Friday 16 August 2013

The day of the Olinguito

South America is the bird continent.  During my two years in Ecuador I saw over 1100 species, including a dazzling array of hummingbirds in the cloud forests of the Andes, where I spent most of my time.  Mammals were much harder to come by, especially away from the Amazonian lowlands.  You could almost guarantee a Red-tailed Squirrel and several bats, but anything else was a good sighting and cause for excitement.  Steve and I had one such experience late one afternoon as the clouds closed in on the upper Tandayapa Valley.  We were walking along the road when we saw something in a tree.  It looked like a Kinkajou Potos flavus, a racoon-like mammal I had once seen at the Bird Lodge, but trailing behind the animal we were looking at now was a bushy tail unlike the sleek prehensile tail of a Kinkajou, which grasps branches and wraps around them as it moves through the canopy.  We took some grainy photos in the fading light, and Steve got a short bit of video.  Back at the lodge, the field guide allowed us to identify our mammal as an Olingo Bassaricyon gabii.

Soon after I returned to Britain, Roland Kays contacted me.  He said that he had seen my Olingo photos and that they were of an undescribed species that he and his colleagues were working on!  He asked whether he could use them to help with the paper they were preparing, which he hoped would be submitted by the end of 2006.  I excitedly said yes, but that was seven years ago and I heard nothing more about it until last week when this message from Roland arrived in my inbox:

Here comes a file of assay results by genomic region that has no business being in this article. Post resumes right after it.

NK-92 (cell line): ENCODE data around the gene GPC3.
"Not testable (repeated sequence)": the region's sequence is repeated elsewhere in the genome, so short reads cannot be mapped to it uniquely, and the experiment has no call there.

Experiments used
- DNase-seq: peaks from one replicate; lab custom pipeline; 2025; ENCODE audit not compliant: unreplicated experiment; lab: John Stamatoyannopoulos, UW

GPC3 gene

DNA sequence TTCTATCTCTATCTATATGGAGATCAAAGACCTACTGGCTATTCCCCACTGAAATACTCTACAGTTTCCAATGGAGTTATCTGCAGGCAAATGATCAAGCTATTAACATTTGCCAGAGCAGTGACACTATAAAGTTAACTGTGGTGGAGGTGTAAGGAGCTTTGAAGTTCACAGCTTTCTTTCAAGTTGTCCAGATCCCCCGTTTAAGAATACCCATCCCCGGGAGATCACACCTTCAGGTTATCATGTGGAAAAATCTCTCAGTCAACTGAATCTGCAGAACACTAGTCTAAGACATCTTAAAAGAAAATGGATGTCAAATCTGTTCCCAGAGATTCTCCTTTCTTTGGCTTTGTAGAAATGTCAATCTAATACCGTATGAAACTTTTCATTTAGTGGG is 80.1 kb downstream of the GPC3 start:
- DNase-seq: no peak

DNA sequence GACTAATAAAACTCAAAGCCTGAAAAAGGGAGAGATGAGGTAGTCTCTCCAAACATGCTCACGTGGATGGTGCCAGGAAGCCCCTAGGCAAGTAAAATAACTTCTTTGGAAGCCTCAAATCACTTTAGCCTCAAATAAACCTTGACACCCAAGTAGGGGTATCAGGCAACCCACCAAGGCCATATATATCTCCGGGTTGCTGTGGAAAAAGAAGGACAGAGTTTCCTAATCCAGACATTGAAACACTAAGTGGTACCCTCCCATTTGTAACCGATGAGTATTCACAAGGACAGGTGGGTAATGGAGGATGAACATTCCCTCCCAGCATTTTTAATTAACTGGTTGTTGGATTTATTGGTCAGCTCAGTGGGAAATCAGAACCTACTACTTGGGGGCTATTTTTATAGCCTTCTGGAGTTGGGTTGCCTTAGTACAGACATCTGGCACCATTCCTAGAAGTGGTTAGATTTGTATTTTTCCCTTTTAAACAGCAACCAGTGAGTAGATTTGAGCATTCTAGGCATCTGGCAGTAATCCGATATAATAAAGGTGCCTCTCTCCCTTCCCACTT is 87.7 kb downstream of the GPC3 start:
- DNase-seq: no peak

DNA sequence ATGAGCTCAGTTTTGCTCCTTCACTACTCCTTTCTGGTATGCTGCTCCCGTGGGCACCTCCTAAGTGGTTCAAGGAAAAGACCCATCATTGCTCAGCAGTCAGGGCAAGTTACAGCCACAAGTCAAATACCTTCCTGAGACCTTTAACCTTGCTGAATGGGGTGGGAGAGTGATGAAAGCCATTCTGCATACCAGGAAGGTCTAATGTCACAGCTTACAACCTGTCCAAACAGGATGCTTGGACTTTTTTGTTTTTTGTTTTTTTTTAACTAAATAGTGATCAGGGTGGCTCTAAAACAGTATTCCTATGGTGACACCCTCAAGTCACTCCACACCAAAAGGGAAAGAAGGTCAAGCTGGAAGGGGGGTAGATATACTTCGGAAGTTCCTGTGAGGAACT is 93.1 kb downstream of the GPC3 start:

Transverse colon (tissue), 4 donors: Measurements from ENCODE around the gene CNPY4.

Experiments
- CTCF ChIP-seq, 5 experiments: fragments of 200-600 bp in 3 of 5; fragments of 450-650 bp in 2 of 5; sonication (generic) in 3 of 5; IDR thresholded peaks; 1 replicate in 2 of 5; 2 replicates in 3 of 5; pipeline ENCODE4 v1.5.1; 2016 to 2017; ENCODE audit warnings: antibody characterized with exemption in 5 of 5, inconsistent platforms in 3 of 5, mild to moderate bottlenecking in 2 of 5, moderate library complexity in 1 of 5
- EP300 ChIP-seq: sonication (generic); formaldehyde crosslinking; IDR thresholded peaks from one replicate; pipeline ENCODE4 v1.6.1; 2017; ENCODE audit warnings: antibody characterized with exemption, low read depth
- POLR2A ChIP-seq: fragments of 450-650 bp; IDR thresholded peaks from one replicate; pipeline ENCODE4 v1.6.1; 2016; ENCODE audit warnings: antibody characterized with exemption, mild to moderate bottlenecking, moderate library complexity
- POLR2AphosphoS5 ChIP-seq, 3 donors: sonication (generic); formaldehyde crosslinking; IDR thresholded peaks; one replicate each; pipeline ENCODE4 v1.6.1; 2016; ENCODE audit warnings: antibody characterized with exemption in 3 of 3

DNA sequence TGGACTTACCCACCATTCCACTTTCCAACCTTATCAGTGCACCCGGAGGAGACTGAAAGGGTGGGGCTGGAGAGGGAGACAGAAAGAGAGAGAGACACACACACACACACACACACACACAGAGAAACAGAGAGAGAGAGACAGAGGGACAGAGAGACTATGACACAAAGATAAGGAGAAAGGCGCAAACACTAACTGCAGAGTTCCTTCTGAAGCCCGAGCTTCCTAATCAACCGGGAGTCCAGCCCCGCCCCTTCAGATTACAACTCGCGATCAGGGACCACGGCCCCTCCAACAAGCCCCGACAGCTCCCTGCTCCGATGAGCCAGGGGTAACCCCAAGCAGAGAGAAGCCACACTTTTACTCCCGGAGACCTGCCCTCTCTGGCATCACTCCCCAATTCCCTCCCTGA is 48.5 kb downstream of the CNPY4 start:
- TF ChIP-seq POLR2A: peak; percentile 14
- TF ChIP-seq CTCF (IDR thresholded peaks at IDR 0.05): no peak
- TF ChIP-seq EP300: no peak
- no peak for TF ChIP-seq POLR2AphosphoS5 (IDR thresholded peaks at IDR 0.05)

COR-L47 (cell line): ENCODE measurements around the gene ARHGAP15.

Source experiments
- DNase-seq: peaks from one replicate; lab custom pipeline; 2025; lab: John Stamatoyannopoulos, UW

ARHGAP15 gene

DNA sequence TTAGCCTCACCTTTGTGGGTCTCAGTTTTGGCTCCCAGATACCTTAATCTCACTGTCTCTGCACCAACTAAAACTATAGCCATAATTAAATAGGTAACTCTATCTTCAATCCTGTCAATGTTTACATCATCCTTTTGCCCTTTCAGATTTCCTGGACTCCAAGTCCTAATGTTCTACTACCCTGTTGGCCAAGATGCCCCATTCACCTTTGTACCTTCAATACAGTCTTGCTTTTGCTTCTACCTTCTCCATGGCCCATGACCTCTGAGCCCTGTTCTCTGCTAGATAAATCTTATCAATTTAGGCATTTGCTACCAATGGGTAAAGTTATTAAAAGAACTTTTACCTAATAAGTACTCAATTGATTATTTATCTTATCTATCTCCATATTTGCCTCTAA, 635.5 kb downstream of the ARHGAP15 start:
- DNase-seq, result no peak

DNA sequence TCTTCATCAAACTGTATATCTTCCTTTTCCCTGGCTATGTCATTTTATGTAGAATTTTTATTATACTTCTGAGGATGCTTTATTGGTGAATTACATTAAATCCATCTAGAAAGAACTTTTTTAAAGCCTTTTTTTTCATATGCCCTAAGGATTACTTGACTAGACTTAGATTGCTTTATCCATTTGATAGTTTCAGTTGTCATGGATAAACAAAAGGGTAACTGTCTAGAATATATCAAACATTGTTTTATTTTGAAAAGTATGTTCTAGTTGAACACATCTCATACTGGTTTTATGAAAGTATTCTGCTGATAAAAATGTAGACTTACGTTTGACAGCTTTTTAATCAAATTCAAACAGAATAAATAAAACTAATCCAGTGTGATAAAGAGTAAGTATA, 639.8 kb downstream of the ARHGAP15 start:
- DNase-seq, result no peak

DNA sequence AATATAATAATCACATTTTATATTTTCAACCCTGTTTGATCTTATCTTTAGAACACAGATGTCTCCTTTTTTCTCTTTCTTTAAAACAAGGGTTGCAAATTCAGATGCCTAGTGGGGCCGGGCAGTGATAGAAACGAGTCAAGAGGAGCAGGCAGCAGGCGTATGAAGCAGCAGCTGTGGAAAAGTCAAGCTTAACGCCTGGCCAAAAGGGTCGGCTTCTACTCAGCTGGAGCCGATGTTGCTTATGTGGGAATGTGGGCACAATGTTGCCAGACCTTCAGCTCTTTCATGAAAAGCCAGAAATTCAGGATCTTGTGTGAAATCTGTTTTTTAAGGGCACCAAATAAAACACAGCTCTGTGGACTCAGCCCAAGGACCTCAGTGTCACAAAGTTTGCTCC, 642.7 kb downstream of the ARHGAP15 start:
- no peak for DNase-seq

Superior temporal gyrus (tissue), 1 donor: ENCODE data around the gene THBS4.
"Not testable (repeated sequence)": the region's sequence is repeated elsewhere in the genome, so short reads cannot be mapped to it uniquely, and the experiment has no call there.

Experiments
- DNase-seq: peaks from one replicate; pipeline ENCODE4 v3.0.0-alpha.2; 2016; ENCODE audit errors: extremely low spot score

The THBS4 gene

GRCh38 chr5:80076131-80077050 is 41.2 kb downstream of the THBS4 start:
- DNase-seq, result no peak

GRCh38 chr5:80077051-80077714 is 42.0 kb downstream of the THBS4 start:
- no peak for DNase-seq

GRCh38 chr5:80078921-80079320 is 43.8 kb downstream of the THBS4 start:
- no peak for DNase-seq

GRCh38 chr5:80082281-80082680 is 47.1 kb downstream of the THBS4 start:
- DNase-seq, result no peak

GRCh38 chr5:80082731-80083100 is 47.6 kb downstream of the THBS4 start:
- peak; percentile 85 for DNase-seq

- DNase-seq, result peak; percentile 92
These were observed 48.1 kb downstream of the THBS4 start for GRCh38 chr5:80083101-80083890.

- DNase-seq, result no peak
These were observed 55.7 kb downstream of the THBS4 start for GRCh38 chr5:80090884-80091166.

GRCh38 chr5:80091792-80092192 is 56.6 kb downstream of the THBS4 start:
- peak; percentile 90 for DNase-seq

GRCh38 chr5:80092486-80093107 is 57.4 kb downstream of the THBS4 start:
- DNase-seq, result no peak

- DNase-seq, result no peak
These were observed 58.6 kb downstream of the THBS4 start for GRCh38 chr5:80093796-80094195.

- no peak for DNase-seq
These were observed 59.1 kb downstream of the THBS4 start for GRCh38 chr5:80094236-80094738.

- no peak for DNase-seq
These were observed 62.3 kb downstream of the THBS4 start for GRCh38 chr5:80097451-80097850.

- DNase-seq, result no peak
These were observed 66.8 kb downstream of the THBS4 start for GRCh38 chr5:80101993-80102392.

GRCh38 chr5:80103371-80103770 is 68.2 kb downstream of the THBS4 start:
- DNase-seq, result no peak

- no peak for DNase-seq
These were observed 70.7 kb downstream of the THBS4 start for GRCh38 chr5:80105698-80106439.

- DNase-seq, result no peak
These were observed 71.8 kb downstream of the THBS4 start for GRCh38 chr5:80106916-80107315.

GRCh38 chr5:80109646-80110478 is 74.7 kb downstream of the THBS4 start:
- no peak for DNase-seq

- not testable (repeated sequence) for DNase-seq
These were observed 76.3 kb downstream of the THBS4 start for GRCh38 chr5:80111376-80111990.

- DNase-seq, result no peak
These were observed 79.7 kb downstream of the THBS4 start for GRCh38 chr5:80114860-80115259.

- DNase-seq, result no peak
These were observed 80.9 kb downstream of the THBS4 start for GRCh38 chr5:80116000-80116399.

Dear Mark 
A few years ago I contacted you about using your olingo photos as part of a scientific project we have about the genus and you said that would be fine.  In fact, you have the best photographs in the wild of what turns out to be a completely new species.  It took us longer than expected to pull all the parts of this story together, but it is now ready to hit the public via publication in a journal called ZooTaxa.  Kris Helgen from the Smithsonian is the lead author, and we expect (hope) there to be a fair amount of press associated with the discovery, which we hope will also raise the attention for the conservation needs of Andean cloud forest.  
So that is how my photos became the face of the Olinguito Bassaricyon neblina.  It certainly has received a fair amount of press.  Over the last two days I have seen my Olinguito looking out at me from most of the national newspapers, the television news websites, and dozens of blogs and Youtube videos.  My small part in this discovery is all down to luck, but it has been exciting to be involved in it.  And I need to make the most of it: when else will my photos be seen by millions of people?

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